Chair's Corner

A common message we get in graduate school is the importance of self-care, repeated to us by program directors, advisors, clinical supervisors and research mentors. Self-care has been defined as providing adequate attention to one's own physical and psychological wellness (Beauchamp & Childress, 2001). Beyond being an aspirational goal, engaging in self-care has been described as an "ethical imperative" (Norcross & Barnett, 2008) and is part of the APA's Ethics Code (2002).

But the unspoken reality is that self-care in graduate school is a struggle. As trainees, we receive mixed messages — perform at a high level and meet all rigorous training demands, while making time for outside activities, relaxation and fun. Barnett has referred (PDF, 314KB) to this as "the impossible situation" for trainees. In graduate school, students are expected to juggle multiple responsibilities — schoolwork, research/lab commitments, clinical practicums (in clinical programs), teaching, a dissertation and more. Many also need to work through teaching or research assistantships or external employment. Students also face ongoing pressures to acquire, produce and compete for clinical hours, publications and grant funding. This is all in addition to maintaining our social relationships, raising our families and dealing with other personal issues.

It is an ongoing challenge to make time for self-care (relaxation, sleep, time with family and friends) in graduate school, because there are often not enough hours to accomplish everything we need to — or would like to — do. The truth is that if you are truly taking enough time for self-care, you may not be performing up to par in at least one of the aforementioned areas. Extracurricular activities can then produce stress and guilt over the work that you could or "should" be doing instead. This results in trainees not only feeling bad from stress, burnout and fatigue, but also feeling bad about their perceived failure at self-care.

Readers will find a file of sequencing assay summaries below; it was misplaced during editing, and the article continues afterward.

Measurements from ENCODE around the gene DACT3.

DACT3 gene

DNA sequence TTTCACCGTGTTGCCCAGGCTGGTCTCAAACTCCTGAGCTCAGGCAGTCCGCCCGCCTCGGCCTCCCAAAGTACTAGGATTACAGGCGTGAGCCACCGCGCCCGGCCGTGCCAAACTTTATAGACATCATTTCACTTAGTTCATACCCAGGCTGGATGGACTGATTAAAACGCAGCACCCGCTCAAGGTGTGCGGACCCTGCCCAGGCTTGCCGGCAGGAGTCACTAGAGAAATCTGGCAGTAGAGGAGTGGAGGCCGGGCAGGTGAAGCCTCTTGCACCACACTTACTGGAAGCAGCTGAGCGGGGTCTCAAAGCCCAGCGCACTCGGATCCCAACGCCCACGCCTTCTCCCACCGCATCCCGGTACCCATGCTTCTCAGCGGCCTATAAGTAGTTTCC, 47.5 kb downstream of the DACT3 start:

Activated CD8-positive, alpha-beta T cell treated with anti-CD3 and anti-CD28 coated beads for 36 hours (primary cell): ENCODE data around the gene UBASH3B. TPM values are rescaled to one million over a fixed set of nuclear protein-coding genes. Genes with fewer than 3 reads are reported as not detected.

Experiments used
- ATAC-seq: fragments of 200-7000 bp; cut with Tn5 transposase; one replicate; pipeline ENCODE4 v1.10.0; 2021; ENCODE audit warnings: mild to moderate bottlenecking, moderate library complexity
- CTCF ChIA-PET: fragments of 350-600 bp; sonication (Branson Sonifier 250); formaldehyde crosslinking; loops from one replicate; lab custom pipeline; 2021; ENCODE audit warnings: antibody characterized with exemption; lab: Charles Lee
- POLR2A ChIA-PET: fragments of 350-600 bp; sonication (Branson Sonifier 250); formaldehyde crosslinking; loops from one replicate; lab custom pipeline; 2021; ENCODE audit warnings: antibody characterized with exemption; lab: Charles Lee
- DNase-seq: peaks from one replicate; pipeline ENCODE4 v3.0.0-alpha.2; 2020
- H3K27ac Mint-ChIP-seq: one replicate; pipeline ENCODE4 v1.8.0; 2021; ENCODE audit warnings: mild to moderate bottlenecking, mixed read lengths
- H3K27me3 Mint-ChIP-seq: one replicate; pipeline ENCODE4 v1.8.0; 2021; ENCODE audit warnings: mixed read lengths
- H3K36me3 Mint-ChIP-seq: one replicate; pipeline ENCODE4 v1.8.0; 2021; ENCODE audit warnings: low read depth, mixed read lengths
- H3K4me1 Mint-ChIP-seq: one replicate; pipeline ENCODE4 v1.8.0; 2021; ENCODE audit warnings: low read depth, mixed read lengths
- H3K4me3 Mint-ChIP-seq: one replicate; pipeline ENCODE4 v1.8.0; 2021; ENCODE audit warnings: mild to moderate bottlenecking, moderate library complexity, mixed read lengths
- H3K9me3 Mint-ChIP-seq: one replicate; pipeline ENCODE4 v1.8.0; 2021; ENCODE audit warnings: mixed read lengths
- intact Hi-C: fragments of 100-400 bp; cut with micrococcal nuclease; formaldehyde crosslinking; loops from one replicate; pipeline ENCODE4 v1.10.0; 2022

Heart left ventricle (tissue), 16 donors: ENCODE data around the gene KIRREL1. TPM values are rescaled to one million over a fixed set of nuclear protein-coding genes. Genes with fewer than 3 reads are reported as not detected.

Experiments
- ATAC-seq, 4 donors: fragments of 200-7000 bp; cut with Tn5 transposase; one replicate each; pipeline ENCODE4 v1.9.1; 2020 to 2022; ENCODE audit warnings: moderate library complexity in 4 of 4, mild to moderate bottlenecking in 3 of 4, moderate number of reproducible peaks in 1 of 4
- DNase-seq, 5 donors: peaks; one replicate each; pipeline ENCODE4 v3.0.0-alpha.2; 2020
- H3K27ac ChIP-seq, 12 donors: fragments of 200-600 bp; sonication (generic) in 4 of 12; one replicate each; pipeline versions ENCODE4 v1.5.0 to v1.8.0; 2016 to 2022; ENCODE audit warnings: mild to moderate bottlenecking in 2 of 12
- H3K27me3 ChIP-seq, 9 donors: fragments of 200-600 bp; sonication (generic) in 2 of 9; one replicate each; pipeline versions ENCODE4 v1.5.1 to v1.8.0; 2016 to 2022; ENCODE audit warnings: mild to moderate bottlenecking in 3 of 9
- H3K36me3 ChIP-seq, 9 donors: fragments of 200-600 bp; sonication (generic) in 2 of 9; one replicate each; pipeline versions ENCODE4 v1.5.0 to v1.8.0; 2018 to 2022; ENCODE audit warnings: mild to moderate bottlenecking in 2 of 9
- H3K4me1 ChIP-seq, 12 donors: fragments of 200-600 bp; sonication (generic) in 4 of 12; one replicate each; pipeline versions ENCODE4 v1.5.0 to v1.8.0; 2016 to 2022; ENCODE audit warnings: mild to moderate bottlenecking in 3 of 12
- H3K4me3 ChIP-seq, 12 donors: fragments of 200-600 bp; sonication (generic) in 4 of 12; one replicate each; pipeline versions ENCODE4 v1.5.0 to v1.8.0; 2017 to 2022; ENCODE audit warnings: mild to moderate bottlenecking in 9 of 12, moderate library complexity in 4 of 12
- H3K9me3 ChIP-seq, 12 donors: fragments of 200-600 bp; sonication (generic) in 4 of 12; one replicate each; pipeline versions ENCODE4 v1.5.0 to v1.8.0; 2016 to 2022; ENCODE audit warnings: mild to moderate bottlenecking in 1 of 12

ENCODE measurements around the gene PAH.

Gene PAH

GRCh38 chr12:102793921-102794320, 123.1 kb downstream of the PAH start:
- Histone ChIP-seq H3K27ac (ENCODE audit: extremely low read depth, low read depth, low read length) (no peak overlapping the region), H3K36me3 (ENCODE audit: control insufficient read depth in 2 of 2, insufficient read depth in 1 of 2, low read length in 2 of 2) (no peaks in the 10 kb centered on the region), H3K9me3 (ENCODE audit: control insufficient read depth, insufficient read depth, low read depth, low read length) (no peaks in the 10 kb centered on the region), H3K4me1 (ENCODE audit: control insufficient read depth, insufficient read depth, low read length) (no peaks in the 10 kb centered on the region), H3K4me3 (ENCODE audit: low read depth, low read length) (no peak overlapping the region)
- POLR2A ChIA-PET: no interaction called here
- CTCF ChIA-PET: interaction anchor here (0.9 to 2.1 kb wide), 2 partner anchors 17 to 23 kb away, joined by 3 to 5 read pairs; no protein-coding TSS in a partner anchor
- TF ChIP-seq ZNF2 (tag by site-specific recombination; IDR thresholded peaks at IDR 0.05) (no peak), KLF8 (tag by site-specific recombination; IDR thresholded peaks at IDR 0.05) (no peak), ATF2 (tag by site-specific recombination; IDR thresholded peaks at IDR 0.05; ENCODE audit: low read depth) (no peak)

For more than half of my graduate career, I failed at — or didn't care much about — self-care. I fell in love with psychology and wanted to learn and do everything I could, which meant sacrificing personal or relaxation time to meet both required and self-imposed goals. Several years into my training, I started to feel exhausted and burned out. This past year, I worked to make more time and space for myself (such as taking an occasional weekend day off). To my surprise, I actually got more work done. I realized that I was working faster because I was more focused and less tired. While I still work too much and continue to want to say yes to most opportunities, I feel that I have finally learned the value of self-care, in addition to the value of work. It is possible to find balance.

Self-care is important, for our own well-being and for the care of our clients. All of our work will be better if we are psychologically and physically healthy. But I think students should know that it is sometimes OK to fail at self-care. The conflict between work and life will continue throughout our careers. At times, we may work too much and inadvertently neglect others or ourselves. What's important is self-awareness, monitoring and knowing our boundaries — when it is OK to slip in either direction or when it may undermine our competence. So, whether you work through the occasional weekend or blow off some reading to do something fun — give yourself a break. It is all a normal part of the doctoral training experience.

Thank you all for an incredible year. Working with APAGS is an experience I would always say yes to, as it has been one of the most formative of my training. It has been a privilege serving as your chair.

References

American Psychological Association. (2002). Ethical principles of psychologists and code of conduct. American Psychologist, 57, 1060-1073.

Barnett, J. E. Psychological wellness and self-care as an ethical imperative. Retrieved from: https://www.apa.org/careers/early-career/psychological-wellness.pdf (PDF, 314KB).

Beauchamp, T. L., & Childress, J. F. (2001). Principles of biomedical ethics (5th ed.). New York: Oxford University Press.

Norcross, J. C., & Barnett, J. E. (2008). Self-care as ethical imperative. The Register Report, Spring 2008. Retrieved from: http://www.nationalregister.org/trr_spring08_norcross.html.

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